We’ve previously covered what to do after an accident, and you don’t have to look far to find advice about what not to do. But what if you slip up, and say something you later regret?
Nearly everyone says you never admit fault after a car accident. Yet, among the crashing metal and breaking glass, your heart rate jumps and your mind goes into a tizzy. It’s an impulsive moment and you’re not often thinking logically. What happens if you admit, or imply, fault at the scene of the accident, even if it’s not true?
There are many factors in proving fault in a crash. Your word is one of those factors but not the only one, so depending on the circumstances of your accident, what you said after the fact might not hold much weight — or it could be the determining factor.
If the crash happened because of illegal driving by either yourself or another, the violation will determine fault regardless of a statement. Dent impacts and damage indicate proof of what happened and the police report and repair show will back that up. If you were rear-ended or spearheaded at a protected intersection, for example, the law will prove fault.
If the matter is less clear, your statement will likely be used as evidence against you. Determination of guilt is a complicated process but all evidence matters. The more evidence that is in your favor, the better.
Witness testimony and the police report can counter your original statement. If the police report details what happened, it provides objective evidence in your favor. Pedestrians, other motorists and tow truck drivers are also excellent sources to back you up.
Apologies are implicit
It’s natural to be apologetic after the shock of an accident, but it’s important to be mindful of your words. Saying “I’m sorry” isn’t an admission of guilt but, read the wrong way, it can imply that you were at fault. While it’s important to express genuine concern for others, remember that some other drivers are only looking out for themselves and will read an apology as an admission.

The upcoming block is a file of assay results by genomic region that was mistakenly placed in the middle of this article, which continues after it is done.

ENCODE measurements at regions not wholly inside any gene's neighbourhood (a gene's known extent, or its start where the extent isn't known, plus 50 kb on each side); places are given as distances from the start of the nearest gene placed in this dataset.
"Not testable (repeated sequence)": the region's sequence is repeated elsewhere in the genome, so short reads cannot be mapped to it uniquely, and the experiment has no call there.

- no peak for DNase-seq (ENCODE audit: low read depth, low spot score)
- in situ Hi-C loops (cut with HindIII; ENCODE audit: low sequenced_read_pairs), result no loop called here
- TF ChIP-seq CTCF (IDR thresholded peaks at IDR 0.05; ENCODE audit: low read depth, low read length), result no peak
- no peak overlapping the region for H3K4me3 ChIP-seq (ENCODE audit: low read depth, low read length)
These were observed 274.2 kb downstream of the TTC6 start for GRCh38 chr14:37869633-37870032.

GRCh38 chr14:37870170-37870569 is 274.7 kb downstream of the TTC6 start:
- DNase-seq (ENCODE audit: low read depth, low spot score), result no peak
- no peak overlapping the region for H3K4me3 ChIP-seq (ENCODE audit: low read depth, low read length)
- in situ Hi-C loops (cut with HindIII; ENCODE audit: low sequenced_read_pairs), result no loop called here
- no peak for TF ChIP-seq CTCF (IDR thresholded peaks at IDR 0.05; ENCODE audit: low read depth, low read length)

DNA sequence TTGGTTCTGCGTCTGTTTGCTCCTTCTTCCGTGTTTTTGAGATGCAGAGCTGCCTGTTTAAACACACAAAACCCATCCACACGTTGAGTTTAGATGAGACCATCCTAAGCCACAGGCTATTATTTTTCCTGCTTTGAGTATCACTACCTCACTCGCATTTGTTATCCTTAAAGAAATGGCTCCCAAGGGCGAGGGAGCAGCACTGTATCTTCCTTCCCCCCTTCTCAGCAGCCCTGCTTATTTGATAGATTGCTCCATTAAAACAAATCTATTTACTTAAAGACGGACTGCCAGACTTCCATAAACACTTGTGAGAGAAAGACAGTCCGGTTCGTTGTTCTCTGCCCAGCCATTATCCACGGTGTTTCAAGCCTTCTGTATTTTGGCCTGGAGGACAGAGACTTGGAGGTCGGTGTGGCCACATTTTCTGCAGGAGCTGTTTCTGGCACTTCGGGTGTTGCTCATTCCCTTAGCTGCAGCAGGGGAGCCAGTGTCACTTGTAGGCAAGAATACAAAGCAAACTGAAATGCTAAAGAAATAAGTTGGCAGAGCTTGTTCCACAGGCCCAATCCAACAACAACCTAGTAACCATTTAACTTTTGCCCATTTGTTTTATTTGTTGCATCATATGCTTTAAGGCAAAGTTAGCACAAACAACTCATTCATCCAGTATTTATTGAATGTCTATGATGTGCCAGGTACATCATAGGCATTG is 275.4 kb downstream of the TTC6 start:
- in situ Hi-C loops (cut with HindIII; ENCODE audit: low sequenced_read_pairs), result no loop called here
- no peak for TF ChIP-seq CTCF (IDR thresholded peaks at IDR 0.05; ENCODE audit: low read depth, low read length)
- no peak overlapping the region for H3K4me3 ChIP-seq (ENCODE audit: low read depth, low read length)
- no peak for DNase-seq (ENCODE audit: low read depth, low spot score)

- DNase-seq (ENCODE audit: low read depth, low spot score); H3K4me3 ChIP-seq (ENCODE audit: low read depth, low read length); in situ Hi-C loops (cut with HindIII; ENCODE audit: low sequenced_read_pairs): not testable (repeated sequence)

How does fault matter?
Your insurance provider will bill the at fault party, so yes. If you’re at fault, it comes out of your premium. If a civil suit is filed, the at fault driver is responsible for damages — not just damage to the vehicle, but for emotional pain and lost wages too.
Being at fault in a car accident can cost serious money that extends well beyond the day of the accident. You could end up paying for damages for months to come.
Although fault is often viewed of as a one-sided concept, it can be split between multiple drivers. It’s possible that multiple drivers’ erred during the accident. Courtrooms and insurance companies often come to that conclusion, assigning a percentage “fault formula,” such as paying 90% to the overall damage.
It’s never advised to speak about accident specifics or to admit fault after you’ve been in a collision. However, sometimes emotions overtake us and we speak before we think about the ramifications. If you’ve been in an accident and said something you’d like to take back, it’s not too late but it is important to play the right cards as the process unfolds. Consulting with an attorney can help get the case on the right track.